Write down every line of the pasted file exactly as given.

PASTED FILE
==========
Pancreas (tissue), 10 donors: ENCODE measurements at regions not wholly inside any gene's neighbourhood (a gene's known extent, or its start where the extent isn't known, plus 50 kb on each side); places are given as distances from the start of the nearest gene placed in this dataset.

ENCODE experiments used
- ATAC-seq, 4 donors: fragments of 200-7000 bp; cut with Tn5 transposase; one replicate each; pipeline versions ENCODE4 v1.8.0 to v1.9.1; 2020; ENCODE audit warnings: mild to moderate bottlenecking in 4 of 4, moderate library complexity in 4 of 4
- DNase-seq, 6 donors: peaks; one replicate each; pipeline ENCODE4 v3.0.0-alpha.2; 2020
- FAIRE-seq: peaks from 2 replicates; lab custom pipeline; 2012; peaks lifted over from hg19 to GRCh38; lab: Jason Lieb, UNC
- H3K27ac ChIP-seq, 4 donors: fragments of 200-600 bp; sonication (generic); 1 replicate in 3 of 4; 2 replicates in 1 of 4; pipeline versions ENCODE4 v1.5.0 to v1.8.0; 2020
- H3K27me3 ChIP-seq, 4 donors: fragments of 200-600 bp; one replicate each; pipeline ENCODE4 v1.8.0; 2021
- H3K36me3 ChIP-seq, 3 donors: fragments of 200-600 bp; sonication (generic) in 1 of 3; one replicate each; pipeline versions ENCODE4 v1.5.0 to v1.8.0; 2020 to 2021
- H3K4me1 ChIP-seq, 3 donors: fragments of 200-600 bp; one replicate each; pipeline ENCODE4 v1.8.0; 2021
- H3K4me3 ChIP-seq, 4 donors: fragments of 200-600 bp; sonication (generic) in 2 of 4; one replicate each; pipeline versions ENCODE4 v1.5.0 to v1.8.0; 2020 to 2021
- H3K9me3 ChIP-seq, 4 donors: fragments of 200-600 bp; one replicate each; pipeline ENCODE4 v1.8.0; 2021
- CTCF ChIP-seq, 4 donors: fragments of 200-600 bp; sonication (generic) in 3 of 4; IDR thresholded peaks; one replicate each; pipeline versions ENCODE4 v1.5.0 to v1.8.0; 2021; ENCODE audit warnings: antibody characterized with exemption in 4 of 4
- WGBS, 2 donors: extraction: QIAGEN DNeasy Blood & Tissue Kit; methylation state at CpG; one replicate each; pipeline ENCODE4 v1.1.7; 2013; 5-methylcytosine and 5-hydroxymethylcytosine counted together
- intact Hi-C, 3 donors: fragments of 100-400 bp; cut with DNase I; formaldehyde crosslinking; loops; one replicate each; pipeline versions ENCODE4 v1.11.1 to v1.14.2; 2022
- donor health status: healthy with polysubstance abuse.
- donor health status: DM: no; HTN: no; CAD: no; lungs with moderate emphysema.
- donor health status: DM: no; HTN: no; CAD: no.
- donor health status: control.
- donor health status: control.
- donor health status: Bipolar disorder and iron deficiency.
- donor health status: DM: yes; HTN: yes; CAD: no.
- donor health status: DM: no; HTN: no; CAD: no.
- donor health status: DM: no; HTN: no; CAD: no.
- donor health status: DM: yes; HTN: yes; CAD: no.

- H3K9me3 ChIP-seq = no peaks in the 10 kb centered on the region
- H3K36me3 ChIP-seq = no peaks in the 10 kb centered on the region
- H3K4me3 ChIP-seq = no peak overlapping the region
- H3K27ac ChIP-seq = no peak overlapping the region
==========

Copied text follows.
Pancreas (tissue), 10 donors: ENCODE measurements at regions not wholly inside any gene's neighbourhood (a gene's known extent, or its start where the extent isn't known, plus 50 kb on each side); places are given as distances from the start of the nearest gene placed in this dataset.

ENCODE experiments used
- ATAC-seq, 4 donors: fragments of 200-7000 bp; cut with Tn5 transposase; one replicate each; pipeline versions ENCODE4 v1.8.0 to v1.9.1; 2020; ENCODE audit warnings: mild to moderate bottlenecking in 4 of 4, moderate library complexity in 4 of 4
- DNase-seq, 6 donors: peaks; one replicate each; pipeline ENCODE4 v3.0.0-alpha.2; 2020
- FAIRE-seq: peaks from 2 replicates; lab custom pipeline; 2012; peaks lifted over from hg19 to GRCh38; lab: Jason Lieb, UNC
- H3K27ac ChIP-seq, 4 donors: fragments of 200-600 bp; sonication (generic); 1 replicate in 3 of 4; 2 replicates in 1 of 4; pipeline versions ENCODE4 v1.5.0 to v1.8.0; 2020
- H3K27me3 ChIP-seq, 4 donors: fragments of 200-600 bp; one replicate each; pipeline ENCODE4 v1.8.0; 2021
- H3K36me3 ChIP-seq, 3 donors: fragments of 200-600 bp; sonication (generic) in 1 of 3; one replicate each; pipeline versions ENCODE4 v1.5.0 to v1.8.0; 2020 to 2021
- H3K4me1 ChIP-seq, 3 donors: fragments of 200-600 bp; one replicate each; pipeline ENCODE4 v1.8.0; 2021
- H3K4me3 ChIP-seq, 4 donors: fragments of 200-600 bp; sonication (generic) in 2 of 4; one replicate each; pipeline versions ENCODE4 v1.5.0 to v1.8.0; 2020 to 2021
- H3K9me3 ChIP-seq, 4 donors: fragments of 200-600 bp; one replicate each; pipeline ENCODE4 v1.8.0; 2021
- CTCF ChIP-seq, 4 donors: fragments of 200-600 bp; sonication (generic) in 3 of 4; IDR thresholded peaks; one replicate each; pipeline versions ENCODE4 v1.5.0 to v1.8.0; 2021; ENCODE audit warnings: antibody characterized with exemption in 4 of 4
- WGBS, 2 donors: extraction: QIAGEN DNeasy Blood & Tissue Kit; methylation state at CpG; one replicate each; pipeline ENCODE4 v1.1.7; 2013; 5-methylcytosine and 5-hydroxymethylcytosine counted together
- intact Hi-C, 3 donors: fragments of 100-400 bp; cut with DNase I; formaldehyde crosslinking; loops; one replicate each; pipeline versions ENCODE4 v1.11.1 to v1.14.2; 2022
- donor health status: healthy with polysubstance abuse.
- donor health status: DM: no; HTN: no; CAD: no; lungs with moderate emphysema.
- donor health status: DM: no; HTN: no; CAD: no.
- donor health status: control.
- donor health status: control.
- donor health status: Bipolar disorder and iron deficiency.
- donor health status: DM: yes; HTN: yes; CAD: no.
- donor health status: DM: no; HTN: no; CAD: no.
- donor health status: DM: no; HTN: no; CAD: no.
- donor health status: DM: yes; HTN: yes; CAD: no.

- H3K9me3 ChIP-seq = no peaks in the 10 kb centered on the region
- H3K36me3 ChIP-seq = no peaks in the 10 kb centered on the region
- H3K4me3 ChIP-seq = no peak overlapping the region
- H3K27ac ChIP-seq = no peak overlapping the region